This being Labor Day, and it being a big transition in the year, I figured it appropriate to write as I did last year, another September and autumn cometh column.
Yet, we have about three more weeks of summer, unless you don't know.
Then again, soon enough the first frost will be upon us.
Today sunset here is 7:14 p.m. On the final day of this month it will be 6:27 p.m.
September is a great month, one of — as I frequently tout — warm days and cool nights. And it does seem that the planet is going through a warming phase, for whatever reason. Call me selfish, but if you live in New England, I don't know if this is all a bad thing.
School is back in session, and at the secondary and post-secondary level, Easton has three schools: , , and
A lot of school athletic uniforms are circulating in Easton this time of year.
A lot of energy here.
Years back, Easton was a far bigger farming community than it is today.
Harvest time was a bigger deal in this area than today.
Townies referred, and some still refer, to the area up on Bay Road, beyond Five Corners and as you head toward Norton, as the Corn Belt — because of the strong concentration of farms there which grew corn and other vegetables.
There was a time when Easton had two Granges each with its own Grange Hall. Grange is short for the The National Grange of the Order of Patrons of Husbandry, founded in 1867, a national fraternal organization that promotes and supports agriculture, community, rural living, and family values.
Easton still has an operating Grange which meets in its Grange Hall, located on Washington St./Rte. 138, next to Buddy's Union Villa. Membership of the Easton Grange has been growing over the past few years.
Harmony Grange, which was headquartered in a Grange Hall on Bay Road along the Corn Belt is no longer active, and the hall is a private home
Today, Easton has a treasured agricultural resource in Langwater Farms located inside the estate of the Ames family off of Main St. and Washington St./Rte. 138. It is a multipurpose resource — one that produces healthy produce we are able to consume while it is fresh, one that educates us about and acquaints (sometimes reacquaints) us with nature and the earth and the origins of life-sustaining food, and one that offers a sweeping visa and aesthetic of fertile fields and orchards.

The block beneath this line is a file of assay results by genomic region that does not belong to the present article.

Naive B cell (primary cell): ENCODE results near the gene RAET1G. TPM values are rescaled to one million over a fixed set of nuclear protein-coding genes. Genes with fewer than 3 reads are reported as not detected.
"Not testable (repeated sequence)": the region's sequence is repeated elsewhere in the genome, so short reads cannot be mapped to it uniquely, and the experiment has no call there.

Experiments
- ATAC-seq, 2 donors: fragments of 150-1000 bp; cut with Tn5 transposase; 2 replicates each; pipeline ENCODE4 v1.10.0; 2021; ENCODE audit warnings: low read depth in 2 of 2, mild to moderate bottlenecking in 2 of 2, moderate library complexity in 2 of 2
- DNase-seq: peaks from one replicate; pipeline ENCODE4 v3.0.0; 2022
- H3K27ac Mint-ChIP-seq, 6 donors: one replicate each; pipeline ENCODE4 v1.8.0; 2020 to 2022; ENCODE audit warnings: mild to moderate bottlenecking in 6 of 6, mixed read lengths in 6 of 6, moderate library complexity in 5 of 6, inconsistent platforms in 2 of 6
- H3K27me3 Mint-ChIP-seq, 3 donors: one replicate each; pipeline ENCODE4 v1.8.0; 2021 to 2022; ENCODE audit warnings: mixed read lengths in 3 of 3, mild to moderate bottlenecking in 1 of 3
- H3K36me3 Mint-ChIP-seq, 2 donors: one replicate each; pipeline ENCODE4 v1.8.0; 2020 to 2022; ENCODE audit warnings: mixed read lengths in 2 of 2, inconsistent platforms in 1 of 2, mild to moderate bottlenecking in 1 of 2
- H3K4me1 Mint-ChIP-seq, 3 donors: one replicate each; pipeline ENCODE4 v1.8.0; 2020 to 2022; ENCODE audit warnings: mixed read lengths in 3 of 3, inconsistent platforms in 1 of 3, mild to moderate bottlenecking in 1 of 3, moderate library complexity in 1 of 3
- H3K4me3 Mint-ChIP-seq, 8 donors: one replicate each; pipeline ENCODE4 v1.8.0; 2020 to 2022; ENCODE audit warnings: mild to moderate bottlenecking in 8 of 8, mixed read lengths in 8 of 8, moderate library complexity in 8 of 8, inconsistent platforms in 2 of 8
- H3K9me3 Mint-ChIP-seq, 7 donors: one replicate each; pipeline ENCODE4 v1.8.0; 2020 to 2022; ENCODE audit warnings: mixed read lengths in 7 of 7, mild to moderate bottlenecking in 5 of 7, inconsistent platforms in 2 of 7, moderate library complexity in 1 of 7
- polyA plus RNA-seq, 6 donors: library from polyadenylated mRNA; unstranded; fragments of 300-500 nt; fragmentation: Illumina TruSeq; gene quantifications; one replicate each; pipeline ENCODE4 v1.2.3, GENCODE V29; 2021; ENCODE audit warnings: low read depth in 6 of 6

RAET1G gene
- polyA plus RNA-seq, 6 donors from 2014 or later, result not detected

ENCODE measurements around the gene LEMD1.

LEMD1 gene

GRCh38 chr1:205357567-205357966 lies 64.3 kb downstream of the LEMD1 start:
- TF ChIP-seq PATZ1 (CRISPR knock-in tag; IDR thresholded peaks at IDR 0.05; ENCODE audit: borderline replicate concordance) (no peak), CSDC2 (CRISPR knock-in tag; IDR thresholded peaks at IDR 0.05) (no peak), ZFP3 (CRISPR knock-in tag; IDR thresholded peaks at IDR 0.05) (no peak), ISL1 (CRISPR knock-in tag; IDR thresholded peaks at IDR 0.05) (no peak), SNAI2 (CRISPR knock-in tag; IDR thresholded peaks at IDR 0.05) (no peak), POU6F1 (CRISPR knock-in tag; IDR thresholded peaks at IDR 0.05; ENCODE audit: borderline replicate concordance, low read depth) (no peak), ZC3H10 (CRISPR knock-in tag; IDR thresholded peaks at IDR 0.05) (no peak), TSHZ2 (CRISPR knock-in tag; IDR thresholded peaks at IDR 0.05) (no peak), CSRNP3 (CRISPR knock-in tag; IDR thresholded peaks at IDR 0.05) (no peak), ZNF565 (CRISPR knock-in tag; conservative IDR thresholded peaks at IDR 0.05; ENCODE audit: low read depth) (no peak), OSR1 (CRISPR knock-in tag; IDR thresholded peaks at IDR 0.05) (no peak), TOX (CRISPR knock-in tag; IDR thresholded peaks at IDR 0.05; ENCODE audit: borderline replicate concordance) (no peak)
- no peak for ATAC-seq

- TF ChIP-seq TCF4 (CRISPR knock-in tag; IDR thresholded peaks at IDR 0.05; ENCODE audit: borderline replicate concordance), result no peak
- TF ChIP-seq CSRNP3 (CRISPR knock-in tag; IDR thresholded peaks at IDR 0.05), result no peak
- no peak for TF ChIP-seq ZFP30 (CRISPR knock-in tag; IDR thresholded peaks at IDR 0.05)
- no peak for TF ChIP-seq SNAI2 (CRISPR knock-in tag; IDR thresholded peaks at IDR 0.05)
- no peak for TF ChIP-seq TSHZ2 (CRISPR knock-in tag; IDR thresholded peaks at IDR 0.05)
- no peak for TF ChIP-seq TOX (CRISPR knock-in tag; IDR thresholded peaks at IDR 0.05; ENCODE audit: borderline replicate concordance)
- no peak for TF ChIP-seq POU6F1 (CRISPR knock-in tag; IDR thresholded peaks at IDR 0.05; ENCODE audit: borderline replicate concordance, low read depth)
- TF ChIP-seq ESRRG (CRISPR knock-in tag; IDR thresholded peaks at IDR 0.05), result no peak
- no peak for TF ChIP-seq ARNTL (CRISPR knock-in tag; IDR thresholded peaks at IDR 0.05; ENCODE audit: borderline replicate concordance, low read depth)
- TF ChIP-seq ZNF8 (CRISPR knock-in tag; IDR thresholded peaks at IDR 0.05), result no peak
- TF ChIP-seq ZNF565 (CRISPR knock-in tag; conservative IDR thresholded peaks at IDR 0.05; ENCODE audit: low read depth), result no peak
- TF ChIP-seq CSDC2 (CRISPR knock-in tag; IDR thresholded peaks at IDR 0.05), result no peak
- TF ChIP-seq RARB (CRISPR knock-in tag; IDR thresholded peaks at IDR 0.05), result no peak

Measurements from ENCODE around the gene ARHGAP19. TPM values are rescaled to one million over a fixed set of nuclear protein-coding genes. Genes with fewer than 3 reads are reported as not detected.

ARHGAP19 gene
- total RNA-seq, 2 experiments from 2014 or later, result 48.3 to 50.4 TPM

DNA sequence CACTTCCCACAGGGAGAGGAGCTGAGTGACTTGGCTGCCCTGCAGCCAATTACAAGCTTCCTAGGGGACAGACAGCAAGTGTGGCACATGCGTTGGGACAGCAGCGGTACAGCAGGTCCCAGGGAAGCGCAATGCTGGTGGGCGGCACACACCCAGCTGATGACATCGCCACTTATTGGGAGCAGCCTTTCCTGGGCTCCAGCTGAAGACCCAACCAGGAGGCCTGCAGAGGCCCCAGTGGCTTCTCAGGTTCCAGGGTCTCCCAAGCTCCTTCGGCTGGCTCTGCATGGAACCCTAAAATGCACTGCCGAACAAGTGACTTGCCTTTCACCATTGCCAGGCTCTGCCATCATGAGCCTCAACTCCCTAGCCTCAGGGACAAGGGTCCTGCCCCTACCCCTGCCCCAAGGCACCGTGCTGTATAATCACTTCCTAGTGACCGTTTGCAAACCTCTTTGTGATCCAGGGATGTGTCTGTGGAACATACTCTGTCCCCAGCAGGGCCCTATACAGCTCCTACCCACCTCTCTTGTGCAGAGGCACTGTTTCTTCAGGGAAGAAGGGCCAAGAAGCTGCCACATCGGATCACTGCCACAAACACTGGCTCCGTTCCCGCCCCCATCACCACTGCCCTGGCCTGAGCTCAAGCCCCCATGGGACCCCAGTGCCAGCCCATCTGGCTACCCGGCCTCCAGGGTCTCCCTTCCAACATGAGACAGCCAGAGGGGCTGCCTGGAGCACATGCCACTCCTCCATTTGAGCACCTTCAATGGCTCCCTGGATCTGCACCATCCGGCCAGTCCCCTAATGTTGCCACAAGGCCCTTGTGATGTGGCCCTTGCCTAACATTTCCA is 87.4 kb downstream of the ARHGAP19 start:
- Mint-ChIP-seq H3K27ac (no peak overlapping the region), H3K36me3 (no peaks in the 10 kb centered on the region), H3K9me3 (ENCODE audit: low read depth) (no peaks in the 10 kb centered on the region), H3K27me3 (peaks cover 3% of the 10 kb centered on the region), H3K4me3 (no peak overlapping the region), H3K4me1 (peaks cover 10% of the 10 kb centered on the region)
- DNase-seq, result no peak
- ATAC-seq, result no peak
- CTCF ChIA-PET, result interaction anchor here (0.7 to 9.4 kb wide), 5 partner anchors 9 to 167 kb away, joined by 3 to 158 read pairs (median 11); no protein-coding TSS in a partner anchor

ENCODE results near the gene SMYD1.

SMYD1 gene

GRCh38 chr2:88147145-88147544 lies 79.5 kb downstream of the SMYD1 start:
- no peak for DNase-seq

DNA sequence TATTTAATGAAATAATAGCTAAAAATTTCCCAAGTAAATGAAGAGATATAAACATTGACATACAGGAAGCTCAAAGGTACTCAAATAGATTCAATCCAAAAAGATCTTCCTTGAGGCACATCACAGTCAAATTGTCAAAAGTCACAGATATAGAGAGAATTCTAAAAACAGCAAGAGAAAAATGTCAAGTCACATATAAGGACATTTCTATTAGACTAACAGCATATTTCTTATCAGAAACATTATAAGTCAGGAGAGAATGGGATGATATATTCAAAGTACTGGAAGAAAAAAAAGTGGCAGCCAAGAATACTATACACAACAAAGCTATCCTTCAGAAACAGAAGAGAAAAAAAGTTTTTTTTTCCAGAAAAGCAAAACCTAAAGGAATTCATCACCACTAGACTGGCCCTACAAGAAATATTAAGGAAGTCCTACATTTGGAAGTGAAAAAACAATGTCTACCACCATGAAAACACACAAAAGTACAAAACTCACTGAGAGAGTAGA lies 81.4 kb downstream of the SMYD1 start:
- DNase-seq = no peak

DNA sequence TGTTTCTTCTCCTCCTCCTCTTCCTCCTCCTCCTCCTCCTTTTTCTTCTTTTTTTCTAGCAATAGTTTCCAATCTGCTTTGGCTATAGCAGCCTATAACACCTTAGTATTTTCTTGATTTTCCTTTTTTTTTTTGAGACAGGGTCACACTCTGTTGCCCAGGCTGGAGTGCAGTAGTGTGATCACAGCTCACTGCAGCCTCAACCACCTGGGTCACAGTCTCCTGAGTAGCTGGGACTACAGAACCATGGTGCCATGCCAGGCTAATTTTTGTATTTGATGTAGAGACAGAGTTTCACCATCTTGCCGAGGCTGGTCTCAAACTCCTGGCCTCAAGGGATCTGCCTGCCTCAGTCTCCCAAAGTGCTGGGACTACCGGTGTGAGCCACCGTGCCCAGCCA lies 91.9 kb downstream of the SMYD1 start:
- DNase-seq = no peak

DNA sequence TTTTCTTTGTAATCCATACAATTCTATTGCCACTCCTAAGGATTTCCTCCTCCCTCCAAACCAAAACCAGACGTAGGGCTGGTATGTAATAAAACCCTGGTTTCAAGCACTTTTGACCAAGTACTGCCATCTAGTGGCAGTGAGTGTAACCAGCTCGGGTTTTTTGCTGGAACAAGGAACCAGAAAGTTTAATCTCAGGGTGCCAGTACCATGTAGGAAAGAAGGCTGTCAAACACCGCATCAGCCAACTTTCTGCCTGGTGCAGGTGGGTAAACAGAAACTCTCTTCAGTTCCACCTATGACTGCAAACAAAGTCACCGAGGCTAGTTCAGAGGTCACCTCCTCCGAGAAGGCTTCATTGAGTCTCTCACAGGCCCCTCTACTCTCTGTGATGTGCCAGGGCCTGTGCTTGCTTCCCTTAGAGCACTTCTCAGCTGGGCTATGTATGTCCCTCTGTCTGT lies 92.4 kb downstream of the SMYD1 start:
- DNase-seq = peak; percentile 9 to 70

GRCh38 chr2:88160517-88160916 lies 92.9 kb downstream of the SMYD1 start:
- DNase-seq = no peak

Yes, local produce, so good.
I have a memory of late summer/autumn when I was a student at North Easton Grammar School, and the ripe grapes that grew on vines that bordered the school property behind NEGS.
Sweet, fragrant; we picked those grapes and ate them in September.
I graduated from Oliver Ames in 1981, and back then the Tiger home football games were played at Frothingham Park on Saturday afternoons (save for home Thanksgiving Day games which had a morning kickoff at the park).
The first football games were in September, and even if you did not attend the games, and you lived within a mile or so of Frothingham, you could hear the OA band playing and the voice of Tiger football announcer, Manuel "Putt" Santos, as he sat up in the big green press box, and his voice carried along the electric public address system and out into the park and beyond.
I have a good friend who says that as a kid living in Easton, in the 1970s, his favorite time of year for walking or biking through North Easton Village and up along Long Pond was during the fall when the leaves had turned. There was something about it, he says.
I have written a few times here about Johnny's Cider Mill which was located on Depot Street approximately across the street from Center School.
September and October were busy months at the Cider Mill with its overflowing bounty of apples, pumpkins, and cider.
For sure, we are in a nice stretch here.
September — for many, the best time of the year in these parts